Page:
Keene State runner China-bound as Paralympian
Keene State junior track team member Sabra Hawkes, who was born with a mild case of cerebral palsy, is one of 44 athletes nominated to the U.S. Paralympic Track and Field Team that will compete in the Paralympic Games during September in China.
She won the 100-meter dash and placed second in the 200-meter race during qualifying at Arizona State
“After four years of dreaming of the day my name would be added to the Beijing roster, it's finally a reality,” she said. “I don't have to just dream about it anymore.”
More than 4,000 elite athletes with a physical disability from around the world are expected to compete in the games. The United States will field a team of 206 athletes competing in 18 sports.
Hawkes began running during her sophomore year in high school, entering a meet for athletes with disabilities because her school didn’t have a track and field program. She soon found a coach and embarked on a daily training regimen, eventually competing as an unattached athlete in college meets alongside able-bodied entrants.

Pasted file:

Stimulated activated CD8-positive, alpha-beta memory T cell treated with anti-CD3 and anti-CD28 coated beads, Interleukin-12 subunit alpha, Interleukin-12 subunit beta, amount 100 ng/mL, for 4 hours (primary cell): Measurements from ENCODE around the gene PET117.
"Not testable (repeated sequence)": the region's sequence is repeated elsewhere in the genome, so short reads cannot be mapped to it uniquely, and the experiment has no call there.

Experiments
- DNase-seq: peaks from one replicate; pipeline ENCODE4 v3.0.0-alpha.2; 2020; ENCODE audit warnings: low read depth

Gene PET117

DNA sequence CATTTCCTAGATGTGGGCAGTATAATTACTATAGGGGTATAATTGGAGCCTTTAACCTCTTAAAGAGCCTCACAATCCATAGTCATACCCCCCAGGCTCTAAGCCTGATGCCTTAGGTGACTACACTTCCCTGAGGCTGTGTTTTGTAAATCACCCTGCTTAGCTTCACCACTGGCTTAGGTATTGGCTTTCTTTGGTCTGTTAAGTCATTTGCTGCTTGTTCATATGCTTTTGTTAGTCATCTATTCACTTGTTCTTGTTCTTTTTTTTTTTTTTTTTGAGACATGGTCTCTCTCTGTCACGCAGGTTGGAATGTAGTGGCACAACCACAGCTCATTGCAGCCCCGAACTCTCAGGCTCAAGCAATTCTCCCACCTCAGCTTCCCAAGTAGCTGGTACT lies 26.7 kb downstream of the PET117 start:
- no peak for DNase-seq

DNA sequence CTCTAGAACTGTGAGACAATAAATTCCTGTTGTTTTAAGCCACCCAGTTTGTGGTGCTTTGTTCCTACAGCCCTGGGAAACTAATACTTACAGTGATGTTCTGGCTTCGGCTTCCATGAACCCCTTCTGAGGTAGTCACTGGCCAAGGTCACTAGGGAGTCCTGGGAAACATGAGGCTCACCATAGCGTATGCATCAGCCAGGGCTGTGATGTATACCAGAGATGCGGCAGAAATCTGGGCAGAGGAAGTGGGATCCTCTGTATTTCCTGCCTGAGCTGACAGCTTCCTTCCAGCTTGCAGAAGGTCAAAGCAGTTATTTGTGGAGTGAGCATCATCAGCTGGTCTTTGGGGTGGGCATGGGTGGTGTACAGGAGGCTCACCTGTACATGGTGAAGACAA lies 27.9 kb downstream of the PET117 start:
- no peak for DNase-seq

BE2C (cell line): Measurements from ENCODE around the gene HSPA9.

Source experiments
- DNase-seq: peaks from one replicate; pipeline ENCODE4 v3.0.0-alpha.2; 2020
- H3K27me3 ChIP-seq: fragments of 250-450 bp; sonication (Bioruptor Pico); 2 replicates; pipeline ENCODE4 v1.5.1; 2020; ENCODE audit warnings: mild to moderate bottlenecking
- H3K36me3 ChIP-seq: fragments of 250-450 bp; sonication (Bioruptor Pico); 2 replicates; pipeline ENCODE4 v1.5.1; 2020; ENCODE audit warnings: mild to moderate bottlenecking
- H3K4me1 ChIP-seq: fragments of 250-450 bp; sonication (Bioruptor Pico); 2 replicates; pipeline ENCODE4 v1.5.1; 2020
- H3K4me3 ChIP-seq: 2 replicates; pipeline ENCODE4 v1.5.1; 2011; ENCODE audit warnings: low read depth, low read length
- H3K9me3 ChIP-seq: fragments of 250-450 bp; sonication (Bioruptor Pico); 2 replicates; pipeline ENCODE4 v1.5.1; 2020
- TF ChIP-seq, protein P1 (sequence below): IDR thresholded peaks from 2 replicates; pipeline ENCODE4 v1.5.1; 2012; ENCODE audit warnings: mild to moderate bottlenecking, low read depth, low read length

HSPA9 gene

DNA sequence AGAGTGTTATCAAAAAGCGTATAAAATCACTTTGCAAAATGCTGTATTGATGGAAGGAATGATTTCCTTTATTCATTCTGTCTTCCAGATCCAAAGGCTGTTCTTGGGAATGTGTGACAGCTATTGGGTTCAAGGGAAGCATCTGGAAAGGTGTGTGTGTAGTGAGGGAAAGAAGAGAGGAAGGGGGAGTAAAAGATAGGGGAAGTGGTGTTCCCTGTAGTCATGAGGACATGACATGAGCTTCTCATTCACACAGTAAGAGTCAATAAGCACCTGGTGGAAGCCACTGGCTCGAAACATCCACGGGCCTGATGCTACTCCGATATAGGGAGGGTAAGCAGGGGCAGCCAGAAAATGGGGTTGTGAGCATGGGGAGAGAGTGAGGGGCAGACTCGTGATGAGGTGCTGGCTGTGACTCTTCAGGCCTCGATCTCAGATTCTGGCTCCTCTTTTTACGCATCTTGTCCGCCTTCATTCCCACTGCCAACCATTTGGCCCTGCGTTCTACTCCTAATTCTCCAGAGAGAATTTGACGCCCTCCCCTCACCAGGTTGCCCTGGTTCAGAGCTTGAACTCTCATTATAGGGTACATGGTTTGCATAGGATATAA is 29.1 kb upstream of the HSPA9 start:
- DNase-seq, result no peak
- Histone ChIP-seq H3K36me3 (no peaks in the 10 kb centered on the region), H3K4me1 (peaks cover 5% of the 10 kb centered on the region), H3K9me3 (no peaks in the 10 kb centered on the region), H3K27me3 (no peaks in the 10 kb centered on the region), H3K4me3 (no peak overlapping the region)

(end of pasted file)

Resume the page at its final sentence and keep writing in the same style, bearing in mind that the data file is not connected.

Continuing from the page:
“We knew she liked to run, so we wanted to give her the opportunity,” said her father, Brett Hawkes. “She seized the opportunity and ran with it.”
She already had competed internationally before joining the Keene State program two years ago, having raced in the CP World Championships and Para-World Championships. Last fall, she won a gold medal in the 200-meter run and silver in the 100-meter dash and set American records at the Para-Pan American Games in Brazil.
Keene State coach Peter Thomas calls Hawkes one his hardest working athletes.
“I give her the same workouts as everybody else, and she never blinks an eye,” he said.
“Running at this level is such a blessing to me because I get to wake up every day and do what I love to do,” Hawkes said. “The drive comes from knowing that running makes me happy, and having the ability to compete with the best in the world is a gift."
Hawkes will spend the rest of the summer preparing for the Paralympic Games at the U.S. Olympic Training Center in San Diego, California. In addition to her track and weight workouts, she also hopes to compete in a few more meets before leaving with the team in August for Beijing.
But that schedule means she will be a little late returning to campus this fall. “I hope my professors understand. It's a once in a lifetime opportunity,” she said.
“I'm definitely happy with what I've accomplished,” said Hawkes, who is considering sociology or psychology as majors at Keene State. “I get to be on teams, travel, and get to meet a lot of awesome, really inspirational people. I want to do this as long as I can.”
© 2010 The National Collegiate Athletic Association